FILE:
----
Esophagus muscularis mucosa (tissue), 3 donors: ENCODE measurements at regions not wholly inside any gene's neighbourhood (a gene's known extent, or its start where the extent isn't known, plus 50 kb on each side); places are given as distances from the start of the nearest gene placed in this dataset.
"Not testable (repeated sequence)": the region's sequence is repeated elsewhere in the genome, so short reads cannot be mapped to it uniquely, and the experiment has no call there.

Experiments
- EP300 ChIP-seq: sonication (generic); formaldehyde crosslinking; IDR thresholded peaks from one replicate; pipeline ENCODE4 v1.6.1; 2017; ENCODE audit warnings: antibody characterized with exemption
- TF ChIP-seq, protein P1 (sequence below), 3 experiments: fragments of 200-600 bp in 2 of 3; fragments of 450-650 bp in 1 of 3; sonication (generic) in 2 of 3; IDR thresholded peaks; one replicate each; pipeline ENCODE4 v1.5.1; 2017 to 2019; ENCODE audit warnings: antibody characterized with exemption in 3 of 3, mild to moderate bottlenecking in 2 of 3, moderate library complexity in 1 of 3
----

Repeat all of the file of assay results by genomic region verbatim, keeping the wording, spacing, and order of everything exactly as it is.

Esophagus muscularis mucosa (tissue), 3 donors: ENCODE measurements at regions not wholly inside any gene's neighbourhood (a gene's known extent, or its start where the extent isn't known, plus 50 kb on each side); places are given as distances from the start of the nearest gene placed in this dataset.
"Not testable (repeated sequence)": the region's sequence is repeated elsewhere in the genome, so short reads cannot be mapped to it uniquely, and the experiment has no call there.

Experiments
- EP300 ChIP-seq: sonication (generic); formaldehyde crosslinking; IDR thresholded peaks from one replicate; pipeline ENCODE4 v1.6.1; 2017; ENCODE audit warnings: antibody characterized with exemption
- TF ChIP-seq, protein P1 (sequence below), 3 experiments: fragments of 200-600 bp in 2 of 3; fragments of 450-650 bp in 1 of 3; sonication (generic) in 2 of 3; IDR thresholded peaks; one replicate each; pipeline ENCODE4 v1.5.1; 2017 to 2019; ENCODE audit warnings: antibody characterized with exemption in 3 of 3, mild to moderate bottlenecking in 2 of 3, moderate library complexity in 1 of 3